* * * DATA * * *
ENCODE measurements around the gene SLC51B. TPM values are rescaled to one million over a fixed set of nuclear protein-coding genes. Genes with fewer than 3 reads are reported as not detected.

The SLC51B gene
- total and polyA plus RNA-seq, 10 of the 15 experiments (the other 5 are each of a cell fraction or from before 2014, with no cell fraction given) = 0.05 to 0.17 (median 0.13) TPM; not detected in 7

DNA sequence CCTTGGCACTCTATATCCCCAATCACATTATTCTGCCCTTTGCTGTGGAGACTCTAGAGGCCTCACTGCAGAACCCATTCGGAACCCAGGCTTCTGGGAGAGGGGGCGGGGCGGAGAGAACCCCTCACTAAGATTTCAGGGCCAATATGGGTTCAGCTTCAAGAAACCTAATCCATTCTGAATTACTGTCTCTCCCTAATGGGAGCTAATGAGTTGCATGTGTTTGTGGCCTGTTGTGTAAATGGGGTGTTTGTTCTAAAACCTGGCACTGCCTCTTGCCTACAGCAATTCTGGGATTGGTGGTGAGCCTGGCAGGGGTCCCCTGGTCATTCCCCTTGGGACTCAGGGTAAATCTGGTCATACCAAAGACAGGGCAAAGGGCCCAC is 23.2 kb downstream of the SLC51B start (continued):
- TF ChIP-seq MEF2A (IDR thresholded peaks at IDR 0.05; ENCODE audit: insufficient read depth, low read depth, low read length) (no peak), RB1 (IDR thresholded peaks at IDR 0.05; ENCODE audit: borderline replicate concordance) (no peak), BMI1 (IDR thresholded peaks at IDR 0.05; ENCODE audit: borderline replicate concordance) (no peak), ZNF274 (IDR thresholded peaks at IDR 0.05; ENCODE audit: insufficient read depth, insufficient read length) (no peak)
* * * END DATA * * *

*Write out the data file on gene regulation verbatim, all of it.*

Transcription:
ENCODE measurements around the gene SLC51B. TPM values are rescaled to one million over a fixed set of nuclear protein-coding genes. Genes with fewer than 3 reads are reported as not detected.

The SLC51B gene
- total and polyA plus RNA-seq, 10 of the 15 experiments (the other 5 are each of a cell fraction or from before 2014, with no cell fraction given) = 0.05 to 0.17 (median 0.13) TPM; not detected in 7

DNA sequence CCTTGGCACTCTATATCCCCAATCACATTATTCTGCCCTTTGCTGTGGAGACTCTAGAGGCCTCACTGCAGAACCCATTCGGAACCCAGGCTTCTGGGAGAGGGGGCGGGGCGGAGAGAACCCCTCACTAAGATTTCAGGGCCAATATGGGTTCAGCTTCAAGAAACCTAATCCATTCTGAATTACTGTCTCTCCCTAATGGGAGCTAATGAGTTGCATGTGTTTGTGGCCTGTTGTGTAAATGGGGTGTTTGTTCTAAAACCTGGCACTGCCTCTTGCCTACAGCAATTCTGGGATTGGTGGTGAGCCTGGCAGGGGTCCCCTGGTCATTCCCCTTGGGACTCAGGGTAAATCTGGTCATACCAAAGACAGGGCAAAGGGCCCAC is 23.2 kb downstream of the SLC51B start (continued):
- TF ChIP-seq MEF2A (IDR thresholded peaks at IDR 0.05; ENCODE audit: insufficient read depth, low read depth, low read length) (no peak), RB1 (IDR thresholded peaks at IDR 0.05; ENCODE audit: borderline replicate concordance) (no peak), BMI1 (IDR thresholded peaks at IDR 0.05; ENCODE audit: borderline replicate concordance) (no peak), ZNF274 (IDR thresholded peaks at IDR 0.05; ENCODE audit: insufficient read depth, insufficient read length) (no peak)